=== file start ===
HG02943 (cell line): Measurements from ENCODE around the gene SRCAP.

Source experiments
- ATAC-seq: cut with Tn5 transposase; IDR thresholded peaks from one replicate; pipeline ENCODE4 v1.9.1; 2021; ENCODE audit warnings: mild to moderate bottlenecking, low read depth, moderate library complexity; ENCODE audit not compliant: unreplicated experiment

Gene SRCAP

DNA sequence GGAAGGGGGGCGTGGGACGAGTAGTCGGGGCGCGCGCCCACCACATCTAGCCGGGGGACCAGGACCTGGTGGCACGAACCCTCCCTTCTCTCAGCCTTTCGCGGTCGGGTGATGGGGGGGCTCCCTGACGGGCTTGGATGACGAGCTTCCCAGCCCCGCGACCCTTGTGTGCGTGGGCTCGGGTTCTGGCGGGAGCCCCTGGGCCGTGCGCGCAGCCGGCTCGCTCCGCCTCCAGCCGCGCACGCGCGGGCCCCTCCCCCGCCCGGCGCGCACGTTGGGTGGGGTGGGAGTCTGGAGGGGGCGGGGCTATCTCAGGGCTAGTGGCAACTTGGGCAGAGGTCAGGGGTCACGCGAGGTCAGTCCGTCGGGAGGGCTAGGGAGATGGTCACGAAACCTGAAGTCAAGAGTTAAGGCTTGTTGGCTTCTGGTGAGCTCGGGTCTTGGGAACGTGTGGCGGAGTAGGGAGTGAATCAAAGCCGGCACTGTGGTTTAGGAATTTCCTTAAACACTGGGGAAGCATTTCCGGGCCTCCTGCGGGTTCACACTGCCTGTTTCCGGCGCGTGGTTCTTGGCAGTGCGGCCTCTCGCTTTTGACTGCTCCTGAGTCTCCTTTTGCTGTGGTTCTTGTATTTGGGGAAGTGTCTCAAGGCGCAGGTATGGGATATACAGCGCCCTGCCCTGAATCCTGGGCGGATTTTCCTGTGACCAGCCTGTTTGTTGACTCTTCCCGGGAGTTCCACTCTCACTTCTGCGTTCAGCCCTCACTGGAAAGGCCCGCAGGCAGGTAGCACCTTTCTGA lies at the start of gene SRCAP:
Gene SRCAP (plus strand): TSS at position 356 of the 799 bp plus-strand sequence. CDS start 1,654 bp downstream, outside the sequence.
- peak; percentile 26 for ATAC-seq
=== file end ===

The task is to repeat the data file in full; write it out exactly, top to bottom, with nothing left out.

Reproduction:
HG02943 (cell line): Measurements from ENCODE around the gene SRCAP.

Source experiments
- ATAC-seq: cut with Tn5 transposase; IDR thresholded peaks from one replicate; pipeline ENCODE4 v1.9.1; 2021; ENCODE audit warnings: mild to moderate bottlenecking, low read depth, moderate library complexity; ENCODE audit not compliant: unreplicated experiment

Gene SRCAP

DNA sequence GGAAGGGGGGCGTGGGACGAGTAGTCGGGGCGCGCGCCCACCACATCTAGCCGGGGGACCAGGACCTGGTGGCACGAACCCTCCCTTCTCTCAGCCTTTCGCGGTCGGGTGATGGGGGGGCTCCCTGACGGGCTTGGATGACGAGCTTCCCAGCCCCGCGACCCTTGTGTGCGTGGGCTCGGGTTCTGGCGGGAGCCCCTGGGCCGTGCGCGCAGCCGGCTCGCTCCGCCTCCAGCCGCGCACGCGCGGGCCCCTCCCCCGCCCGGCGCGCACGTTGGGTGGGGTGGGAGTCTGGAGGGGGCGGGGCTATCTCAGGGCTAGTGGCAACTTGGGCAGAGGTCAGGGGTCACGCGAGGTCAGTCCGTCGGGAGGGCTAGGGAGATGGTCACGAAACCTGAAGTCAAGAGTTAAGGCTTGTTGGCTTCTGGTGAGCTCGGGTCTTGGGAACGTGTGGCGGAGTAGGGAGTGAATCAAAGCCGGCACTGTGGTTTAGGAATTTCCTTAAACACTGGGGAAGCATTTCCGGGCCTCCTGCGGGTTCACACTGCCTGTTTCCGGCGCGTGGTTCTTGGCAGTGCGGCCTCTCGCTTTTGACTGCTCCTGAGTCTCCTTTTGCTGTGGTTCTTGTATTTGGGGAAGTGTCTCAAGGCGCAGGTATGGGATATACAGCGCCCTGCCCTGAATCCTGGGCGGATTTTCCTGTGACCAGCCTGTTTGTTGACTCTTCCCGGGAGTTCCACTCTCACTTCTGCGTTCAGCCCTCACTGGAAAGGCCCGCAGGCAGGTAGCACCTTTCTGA lies at the start of gene SRCAP:
Gene SRCAP (plus strand): TSS at position 356 of the 799 bp plus-strand sequence. CDS start 1,654 bp downstream, outside the sequence.
- peak; percentile 26 for ATAC-seq